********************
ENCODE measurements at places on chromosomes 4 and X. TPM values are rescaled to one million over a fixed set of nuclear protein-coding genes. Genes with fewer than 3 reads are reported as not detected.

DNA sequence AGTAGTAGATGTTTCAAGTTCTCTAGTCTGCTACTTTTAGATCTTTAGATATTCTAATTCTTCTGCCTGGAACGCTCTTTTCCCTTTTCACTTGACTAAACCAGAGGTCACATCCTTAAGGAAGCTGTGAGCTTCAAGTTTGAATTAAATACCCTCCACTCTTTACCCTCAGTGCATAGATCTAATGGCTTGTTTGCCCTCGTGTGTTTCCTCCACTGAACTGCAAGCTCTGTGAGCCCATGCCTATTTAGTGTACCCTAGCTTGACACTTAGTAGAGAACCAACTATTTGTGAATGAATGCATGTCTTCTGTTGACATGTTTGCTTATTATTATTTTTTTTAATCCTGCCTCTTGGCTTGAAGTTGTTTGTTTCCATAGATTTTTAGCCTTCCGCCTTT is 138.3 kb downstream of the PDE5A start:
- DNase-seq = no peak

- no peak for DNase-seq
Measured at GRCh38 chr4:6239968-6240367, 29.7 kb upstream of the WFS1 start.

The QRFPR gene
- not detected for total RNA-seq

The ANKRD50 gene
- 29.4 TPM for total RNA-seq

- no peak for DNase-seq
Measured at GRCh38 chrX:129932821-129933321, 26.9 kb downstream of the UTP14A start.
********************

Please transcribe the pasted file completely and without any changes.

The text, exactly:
ENCODE measurements at places on chromosomes 4 and X. TPM values are rescaled to one million over a fixed set of nuclear protein-coding genes. Genes with fewer than 3 reads are reported as not detected.

DNA sequence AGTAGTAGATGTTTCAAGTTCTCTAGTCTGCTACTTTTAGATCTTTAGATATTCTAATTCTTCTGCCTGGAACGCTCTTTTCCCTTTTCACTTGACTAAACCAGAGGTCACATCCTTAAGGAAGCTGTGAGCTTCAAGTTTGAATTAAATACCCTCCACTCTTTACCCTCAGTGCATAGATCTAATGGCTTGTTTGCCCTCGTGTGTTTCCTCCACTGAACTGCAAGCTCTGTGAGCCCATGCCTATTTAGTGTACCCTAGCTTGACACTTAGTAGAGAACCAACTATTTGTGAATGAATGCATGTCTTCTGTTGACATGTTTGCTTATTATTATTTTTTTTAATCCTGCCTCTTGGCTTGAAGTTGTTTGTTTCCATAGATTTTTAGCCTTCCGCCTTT is 138.3 kb downstream of the PDE5A start:
- DNase-seq = no peak

- no peak for DNase-seq
Measured at GRCh38 chr4:6239968-6240367, 29.7 kb upstream of the WFS1 start.

The QRFPR gene
- not detected for total RNA-seq

The ANKRD50 gene
- 29.4 TPM for total RNA-seq

- no peak for DNase-seq
Measured at GRCh38 chrX:129932821-129933321, 26.9 kb downstream of the UTP14A start.